The LAUSD vote 2022: Meet Diana Hill of Trustee Area 3

Diana Hill answers 11 important questions from the Griffin Gazette

Diana Hills official portrait on the Los Alamitos Unified School District website.

Los Alamitos Unified School District website

Diana Hill’s official portrait on the Los Alamitos Unified School District website.

Sean Macdonald, Staff Writer

LOS ALAMITOS, CA — The Griffin Gazette is conducting interviews for candidates making their last-minute pitches to voters. Diana Hill of trustee area 3 has served on the Los Alamitos Board of Trustees for over a decade; she is vying for another term in office. Unfortunately, the Griffin Gazette could not reach Hill’s opponent, Rona Goldberg.

The Griffin Gazette requested written interviews from all candidates from both trustee areas. Questions for each candidate are the same to ensure that there is a level playing field. The candidates themselves provided every response.

Q1: What were your motives for running for the school board?

I love serving our students, families, staff, and community and believe that public education is the great equalizer. I want our students to have the very best opportunities for their future. I am honored to do the work so that your futures can be bright. 

Q2: Are there any central themes to your campaign message?

I listen to all stakeholders, and I want to provide as many choices for students and parents as possible.

Q3: How do you differ from your opponent? And, why do these differences make you the better option for Los Alamitos Unified School District?

I have 11 years of experience in governance for our school board, and I have learned how to work toward compromise to get things done.

Q4: What experiences do you have that make you qualified to serve on the school board?

I have the experience of being a parent in this district without the distraction of my own children being currently enrolled in the schools. I think this gives me the vision without possible bias.

Q5: Many are tired of the constant protests and long, drawn-out meetings at the Los Alamitos district office. How do you plan to unify a polarized and divided bloc of parents?

By continuing to listen, messaging all the great things our district is doing, and learning to accept that you cannot satisfy everyone and that is okay. We still need to do the work. 

Q6: Sometimes students and parents want different things. Take the Ethnic Studies course, it was a student-requested course, but many parents objected to its creation. If such a disagreement were to happen again, how would you appeal to both students and parents?

I believe we would work through the same process we used for the Ethnic Studies class. This was a class that was asked for before. It is still the responsibility of the parent to work with their student on what is appropriate for their education and family values.

Q7: Overcrowding in classrooms is a major problem, especially at the high school. How do you plan to reduce classroom sizes?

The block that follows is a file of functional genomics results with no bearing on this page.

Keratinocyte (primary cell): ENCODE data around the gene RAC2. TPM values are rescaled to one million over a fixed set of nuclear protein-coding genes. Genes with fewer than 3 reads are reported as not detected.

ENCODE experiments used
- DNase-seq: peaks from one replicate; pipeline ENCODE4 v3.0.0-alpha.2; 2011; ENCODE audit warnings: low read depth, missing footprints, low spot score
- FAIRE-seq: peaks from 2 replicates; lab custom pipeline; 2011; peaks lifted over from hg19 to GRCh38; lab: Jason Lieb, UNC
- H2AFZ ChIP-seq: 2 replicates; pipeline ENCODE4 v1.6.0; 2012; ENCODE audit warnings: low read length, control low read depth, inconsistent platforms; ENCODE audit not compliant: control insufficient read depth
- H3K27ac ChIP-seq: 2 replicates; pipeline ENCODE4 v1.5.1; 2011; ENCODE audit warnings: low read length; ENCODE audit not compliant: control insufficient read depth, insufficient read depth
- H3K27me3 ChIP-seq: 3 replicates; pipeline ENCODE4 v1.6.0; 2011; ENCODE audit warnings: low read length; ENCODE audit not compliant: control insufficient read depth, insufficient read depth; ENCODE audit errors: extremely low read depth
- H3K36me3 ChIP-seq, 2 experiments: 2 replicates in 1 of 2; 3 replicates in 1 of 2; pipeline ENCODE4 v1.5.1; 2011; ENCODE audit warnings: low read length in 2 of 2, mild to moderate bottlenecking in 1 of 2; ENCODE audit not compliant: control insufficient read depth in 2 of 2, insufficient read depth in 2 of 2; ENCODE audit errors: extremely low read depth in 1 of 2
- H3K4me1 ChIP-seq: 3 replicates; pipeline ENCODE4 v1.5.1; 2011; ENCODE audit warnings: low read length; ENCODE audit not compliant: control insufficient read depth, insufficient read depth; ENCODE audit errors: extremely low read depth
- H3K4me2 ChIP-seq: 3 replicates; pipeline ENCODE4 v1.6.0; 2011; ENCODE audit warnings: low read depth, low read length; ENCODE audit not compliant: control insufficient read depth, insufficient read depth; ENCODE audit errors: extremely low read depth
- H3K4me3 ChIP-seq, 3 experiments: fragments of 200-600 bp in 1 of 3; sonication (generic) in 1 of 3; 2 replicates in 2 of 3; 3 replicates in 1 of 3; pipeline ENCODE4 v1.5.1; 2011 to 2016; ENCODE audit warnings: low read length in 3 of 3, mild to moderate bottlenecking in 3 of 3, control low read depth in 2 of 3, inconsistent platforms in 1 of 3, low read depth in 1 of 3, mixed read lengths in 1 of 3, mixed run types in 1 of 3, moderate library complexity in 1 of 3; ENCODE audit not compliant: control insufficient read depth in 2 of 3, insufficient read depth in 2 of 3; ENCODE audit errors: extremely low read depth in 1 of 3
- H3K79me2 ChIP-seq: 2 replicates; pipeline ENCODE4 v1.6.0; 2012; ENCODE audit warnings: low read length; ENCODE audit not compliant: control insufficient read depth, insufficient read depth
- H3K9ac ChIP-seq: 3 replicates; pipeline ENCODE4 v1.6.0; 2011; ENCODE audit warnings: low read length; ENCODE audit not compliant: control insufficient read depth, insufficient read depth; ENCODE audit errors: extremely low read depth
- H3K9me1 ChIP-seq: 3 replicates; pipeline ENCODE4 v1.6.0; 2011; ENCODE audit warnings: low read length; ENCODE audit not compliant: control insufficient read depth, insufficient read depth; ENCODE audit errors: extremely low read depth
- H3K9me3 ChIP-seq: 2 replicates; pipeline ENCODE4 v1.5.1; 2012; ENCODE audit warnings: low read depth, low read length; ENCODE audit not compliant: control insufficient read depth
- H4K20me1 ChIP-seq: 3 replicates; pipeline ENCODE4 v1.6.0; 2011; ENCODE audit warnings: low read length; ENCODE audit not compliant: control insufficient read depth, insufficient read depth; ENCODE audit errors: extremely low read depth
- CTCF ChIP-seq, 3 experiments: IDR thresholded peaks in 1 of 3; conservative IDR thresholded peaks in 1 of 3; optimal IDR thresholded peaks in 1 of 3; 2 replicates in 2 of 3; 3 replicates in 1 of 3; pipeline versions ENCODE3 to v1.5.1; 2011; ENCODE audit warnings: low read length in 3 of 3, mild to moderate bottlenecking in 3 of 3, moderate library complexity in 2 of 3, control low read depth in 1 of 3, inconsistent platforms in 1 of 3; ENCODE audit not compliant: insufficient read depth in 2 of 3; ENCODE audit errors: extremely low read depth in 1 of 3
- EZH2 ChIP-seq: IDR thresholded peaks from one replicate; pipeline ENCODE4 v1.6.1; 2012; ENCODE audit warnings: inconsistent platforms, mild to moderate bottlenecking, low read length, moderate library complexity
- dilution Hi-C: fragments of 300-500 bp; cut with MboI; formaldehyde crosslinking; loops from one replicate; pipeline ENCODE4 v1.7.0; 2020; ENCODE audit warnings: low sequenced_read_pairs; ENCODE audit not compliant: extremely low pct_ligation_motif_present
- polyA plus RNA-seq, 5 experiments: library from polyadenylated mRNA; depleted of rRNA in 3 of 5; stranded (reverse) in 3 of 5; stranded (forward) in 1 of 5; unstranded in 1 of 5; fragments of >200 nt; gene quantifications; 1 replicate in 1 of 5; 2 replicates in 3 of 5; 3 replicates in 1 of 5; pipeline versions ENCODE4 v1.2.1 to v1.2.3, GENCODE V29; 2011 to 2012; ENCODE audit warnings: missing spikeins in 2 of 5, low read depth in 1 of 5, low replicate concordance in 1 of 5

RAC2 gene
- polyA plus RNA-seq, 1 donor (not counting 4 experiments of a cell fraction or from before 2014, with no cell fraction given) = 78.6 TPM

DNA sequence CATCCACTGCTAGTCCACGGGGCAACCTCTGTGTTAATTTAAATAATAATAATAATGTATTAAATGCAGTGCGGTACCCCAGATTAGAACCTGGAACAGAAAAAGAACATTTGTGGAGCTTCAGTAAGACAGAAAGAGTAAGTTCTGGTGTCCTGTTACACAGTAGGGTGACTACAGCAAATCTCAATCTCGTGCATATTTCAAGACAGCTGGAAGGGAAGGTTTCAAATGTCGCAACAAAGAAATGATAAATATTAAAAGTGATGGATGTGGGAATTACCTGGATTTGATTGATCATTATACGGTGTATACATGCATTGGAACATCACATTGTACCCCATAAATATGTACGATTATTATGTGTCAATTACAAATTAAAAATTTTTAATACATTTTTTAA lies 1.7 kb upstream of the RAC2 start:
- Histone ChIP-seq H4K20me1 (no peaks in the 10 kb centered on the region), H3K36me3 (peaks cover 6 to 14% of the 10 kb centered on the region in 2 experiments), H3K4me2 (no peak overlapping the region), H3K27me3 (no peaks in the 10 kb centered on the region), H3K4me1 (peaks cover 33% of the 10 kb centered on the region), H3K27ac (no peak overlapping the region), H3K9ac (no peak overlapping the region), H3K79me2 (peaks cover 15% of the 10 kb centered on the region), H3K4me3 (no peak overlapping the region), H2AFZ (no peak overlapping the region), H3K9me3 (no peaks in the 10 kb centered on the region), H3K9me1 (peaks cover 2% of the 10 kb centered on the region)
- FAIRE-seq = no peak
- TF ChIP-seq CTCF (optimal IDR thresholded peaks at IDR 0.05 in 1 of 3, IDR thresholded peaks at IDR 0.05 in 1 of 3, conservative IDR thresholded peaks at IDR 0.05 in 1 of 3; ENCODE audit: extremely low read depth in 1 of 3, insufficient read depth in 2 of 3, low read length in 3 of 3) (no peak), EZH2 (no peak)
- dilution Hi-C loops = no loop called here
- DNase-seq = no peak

The Master schedule is ever-evolving.  You might have large classes, but you also have some classes that are smaller.  I trust our administration to keep working on the balance. There is no doubt that we want to keep classes at the level that is best for our students and staff, but there are no easy solutions.

Q8: The high school has focused heavily on STEAM. However, some students do not want to go into a field pertaining to STEAM and want to pursue blue collar jobs instead. Should the high school start vocational training programs? Do you think that vocational training programs would be useful for students who do not want to pursue blue collar jobs, too? Is there too much of an emphasis on getting students to college when there are a myriad of other career pathways?

We say all the time that we are preparing students for college and careers. There are many examples of courses that are career ready, and we have things like a relationship with Cypress College where students can get into a certificate program. We belong to the NOROP [North Orange County Regional Occupational Program], which allows students to take a variety of classes to prepare them for a job. They might not all be offered on our campus.  We do offer 17 opportunities: Fire Tech, Sports Medicine, and Engineering, to name a few. Last year we had a trade fair and will bring that to students again this year.

Q9: Many students feel uninterested in school. Sometimes, this is due to students feeling a lack of purpose in the classroom, which can influence graduation rates, grades, and mental health. In what ways can you, as a school board member, facilitate more purposeful education?

Diana Hill answered this question with question 10 below.

Q10: There are some safety concerns among different groups of people. At the high school, some students fear the rise in drug use, especially with some students vaping in bathroom stalls. Others worry about gun violence due to the likes of Columbine, Sandy Hook, Parkland, and Uvalde. Minority and LGBTQ+ groups worry about their safety. What proposals do you have to make students feel safe and ready to learn?

I feel we are always working on safety – both physical and mental. Just this year we have secured the campus with the new building, fencing, and badge system. We have provided opportunities for students to engage in the growing of acceptance of others as well as a strong mindfulness program, and soon we will open a wellness center on campus.

One of our core values is kindness. We care and support all students and their unique journey. 

Q11: What have you been doing in the closing stretches of your campaign? Where can voters reach you?

Calling voters, sending out mailers, and having coffees in local parks to connect with voters.

Where to contact Diana Hill

For more information about Diana Hill, contact her via email at [email protected] or phone at 310-720-7677. Information can also be found on Hill’s website,